Another film Witness connected to was Billy Wilder’s The Apartment. The two films are drastically different, but both have superb scripts. The scripts are structured differently, but both are faultless in their own way. Witness is sparse and full of silent moments, but nothing really needs to be –or can be –said. On the other hand, The Apartment is full of dialogue, a lot of which comes at the audience rather quickly, but absolutely none of the lines are wasted.
The last film I saw a big connection with was In the Heat of the Night. The musical scores for both were excellent. In Witness, there was very somber, ethereal organ music accompanying it that fit the Amish community exactly. In Norman Jewison’s film, I felt Quincy Jones’ music did not exactly apply to this Southern town they were in; however, it was a reflection of the times and had more relevance to the character of Virgil Tibbs and could have been applicable to Philadelphia, which is where he was from. Overall, though, the music in both gave the films the right feeling.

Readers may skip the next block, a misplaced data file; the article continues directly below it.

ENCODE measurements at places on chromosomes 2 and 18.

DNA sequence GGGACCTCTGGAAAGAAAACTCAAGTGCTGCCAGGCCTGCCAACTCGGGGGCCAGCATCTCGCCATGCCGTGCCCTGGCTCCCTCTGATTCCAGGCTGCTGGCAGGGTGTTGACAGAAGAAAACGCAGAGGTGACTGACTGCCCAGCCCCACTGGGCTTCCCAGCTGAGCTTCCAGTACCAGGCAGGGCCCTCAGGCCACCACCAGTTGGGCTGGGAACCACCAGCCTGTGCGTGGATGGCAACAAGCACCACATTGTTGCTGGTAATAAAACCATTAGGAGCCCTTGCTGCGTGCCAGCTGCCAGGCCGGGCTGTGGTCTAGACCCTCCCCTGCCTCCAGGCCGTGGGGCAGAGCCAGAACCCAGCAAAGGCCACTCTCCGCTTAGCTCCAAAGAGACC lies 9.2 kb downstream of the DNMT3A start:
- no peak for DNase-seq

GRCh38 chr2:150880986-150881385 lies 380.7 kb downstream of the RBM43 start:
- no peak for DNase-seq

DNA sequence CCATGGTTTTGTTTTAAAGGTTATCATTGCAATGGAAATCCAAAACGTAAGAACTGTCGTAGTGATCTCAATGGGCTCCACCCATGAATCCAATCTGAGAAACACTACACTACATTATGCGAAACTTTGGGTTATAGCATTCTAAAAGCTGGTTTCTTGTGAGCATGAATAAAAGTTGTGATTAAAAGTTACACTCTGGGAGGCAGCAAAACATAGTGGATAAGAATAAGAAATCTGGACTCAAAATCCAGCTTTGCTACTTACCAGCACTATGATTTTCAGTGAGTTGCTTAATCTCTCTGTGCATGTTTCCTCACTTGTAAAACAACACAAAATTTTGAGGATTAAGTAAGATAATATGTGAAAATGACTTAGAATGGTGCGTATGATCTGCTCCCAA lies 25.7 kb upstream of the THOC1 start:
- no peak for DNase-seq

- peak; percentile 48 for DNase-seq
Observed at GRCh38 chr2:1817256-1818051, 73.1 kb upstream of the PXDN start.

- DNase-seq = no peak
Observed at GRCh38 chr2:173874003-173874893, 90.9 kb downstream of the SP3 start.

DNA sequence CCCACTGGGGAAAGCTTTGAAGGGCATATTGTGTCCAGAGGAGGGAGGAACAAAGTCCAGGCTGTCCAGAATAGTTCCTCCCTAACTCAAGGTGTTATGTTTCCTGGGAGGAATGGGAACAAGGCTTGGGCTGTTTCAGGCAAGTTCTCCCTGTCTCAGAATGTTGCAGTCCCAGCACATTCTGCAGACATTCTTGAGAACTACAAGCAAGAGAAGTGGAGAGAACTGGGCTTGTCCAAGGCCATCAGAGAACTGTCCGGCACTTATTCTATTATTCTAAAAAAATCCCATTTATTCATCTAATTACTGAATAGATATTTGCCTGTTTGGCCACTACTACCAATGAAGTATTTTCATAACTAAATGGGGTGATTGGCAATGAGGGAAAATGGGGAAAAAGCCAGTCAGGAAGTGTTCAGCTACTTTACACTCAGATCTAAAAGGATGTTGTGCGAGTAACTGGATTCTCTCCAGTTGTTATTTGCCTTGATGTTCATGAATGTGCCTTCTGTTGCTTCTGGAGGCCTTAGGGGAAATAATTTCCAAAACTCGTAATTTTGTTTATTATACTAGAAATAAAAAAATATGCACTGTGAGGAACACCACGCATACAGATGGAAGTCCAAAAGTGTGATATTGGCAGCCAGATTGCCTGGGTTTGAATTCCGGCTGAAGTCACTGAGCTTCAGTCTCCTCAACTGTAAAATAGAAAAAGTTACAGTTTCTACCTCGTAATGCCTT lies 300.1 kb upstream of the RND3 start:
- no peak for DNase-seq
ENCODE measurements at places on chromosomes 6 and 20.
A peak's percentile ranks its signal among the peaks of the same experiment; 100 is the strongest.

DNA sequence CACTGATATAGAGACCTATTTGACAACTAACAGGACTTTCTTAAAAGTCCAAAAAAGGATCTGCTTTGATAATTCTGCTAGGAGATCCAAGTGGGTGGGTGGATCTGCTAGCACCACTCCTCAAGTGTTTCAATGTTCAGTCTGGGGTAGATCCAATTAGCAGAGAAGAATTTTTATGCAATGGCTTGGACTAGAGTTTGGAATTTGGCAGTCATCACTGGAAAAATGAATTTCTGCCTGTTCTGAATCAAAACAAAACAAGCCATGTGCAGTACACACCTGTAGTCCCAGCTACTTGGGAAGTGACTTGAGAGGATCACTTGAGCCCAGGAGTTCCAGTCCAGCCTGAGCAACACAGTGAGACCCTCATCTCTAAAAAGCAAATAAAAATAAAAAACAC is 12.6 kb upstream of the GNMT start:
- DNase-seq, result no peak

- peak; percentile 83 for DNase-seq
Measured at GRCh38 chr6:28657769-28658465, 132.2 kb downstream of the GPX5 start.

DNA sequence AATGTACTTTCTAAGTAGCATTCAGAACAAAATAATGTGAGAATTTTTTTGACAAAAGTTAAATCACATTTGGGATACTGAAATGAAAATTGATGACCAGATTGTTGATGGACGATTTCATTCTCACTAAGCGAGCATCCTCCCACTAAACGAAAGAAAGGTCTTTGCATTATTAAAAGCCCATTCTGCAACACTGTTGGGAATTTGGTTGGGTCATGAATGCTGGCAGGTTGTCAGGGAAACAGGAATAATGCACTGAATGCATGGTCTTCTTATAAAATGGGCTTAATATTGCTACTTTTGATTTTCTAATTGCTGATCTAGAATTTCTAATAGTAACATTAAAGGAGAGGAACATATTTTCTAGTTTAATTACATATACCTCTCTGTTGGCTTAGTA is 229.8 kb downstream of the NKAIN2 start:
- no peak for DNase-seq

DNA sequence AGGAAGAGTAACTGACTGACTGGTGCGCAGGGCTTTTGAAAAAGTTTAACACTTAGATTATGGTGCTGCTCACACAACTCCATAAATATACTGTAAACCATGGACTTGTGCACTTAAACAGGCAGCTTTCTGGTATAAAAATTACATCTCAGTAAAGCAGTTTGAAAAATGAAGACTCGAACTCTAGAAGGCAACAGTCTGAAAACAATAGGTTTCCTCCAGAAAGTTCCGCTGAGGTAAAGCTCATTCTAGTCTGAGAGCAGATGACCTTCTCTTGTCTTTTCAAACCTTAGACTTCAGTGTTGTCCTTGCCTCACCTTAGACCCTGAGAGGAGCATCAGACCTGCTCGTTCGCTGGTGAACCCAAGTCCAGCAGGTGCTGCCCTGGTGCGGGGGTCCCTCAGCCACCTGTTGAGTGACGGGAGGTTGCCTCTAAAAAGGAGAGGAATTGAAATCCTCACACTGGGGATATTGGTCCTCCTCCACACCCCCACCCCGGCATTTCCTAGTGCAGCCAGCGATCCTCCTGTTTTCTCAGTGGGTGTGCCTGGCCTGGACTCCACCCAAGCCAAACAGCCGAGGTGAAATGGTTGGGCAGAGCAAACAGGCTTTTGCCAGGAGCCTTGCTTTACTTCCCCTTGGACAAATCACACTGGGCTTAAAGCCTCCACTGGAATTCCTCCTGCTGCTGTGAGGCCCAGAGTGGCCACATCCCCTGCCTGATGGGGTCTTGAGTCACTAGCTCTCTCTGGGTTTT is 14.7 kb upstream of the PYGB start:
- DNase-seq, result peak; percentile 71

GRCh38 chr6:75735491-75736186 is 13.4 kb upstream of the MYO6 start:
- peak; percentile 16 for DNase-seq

Having said all of that, I will now say I do not enjoy the film Witness. When broken down, all of the elements are near perfect. I recognize and fully appreciate that. The film does not feel dated at all. The rising line was great. I was intrigued the whole time, and they even surprised me by throwing in a twist near the end where his partner is murdered in conjunction with this investigation. The editing was done in such a way that I was never confused or bored. The romance was done completely in subtext and visuals. It is clear to me that all of the characters want something, and through the course of the film those wants change. The acting was great from almost everyone, especially Harrison Ford. The fact that John Book left in the end was realistic, and I would not have accepted anything else. However, there was something missing from the mix for me. As Weir stated in the DVD commentary, the story really is a western, and that comes through mostly at the end with the shoot-out and the grain silo scenes. That seems a bit too melodramatic, and it wrapped up the problem too easily: the good guy shoots or arrests all the bad guys; the end. Also, the relationship that almost develops between Book and Rachel Lapp was not very convincing. The two are polar opposites, which should make them perfect matches, but it never seems right. The idea that the two lust for each other is completely acceptable, but it feels like Weir is trying to make me believe they are in love and I should want them to get together. The two clearly are not in love, and there is no way a relationship between them could exist. As for the little boy, Lukas Haas’ acting took me out of the film toward the end. During the murder scene, his wide-eyed fearful stares were perfect, but that was the full extent of his ability. In the end, though, the deciding factor as to why the mix does not work is the lack of a memorable moment. The scene with Book in bed is beautiful, the dancing scene is cute, the scene when he punches that guy in the nose is funny, the grain silo scene is morbid, but they do not stick out in my mind. I will have to respectfully disagree with Mr. Hitchcock, because after watching the film once, I had no desire to ever see it again. Watching it two more times did not change my opinion of it.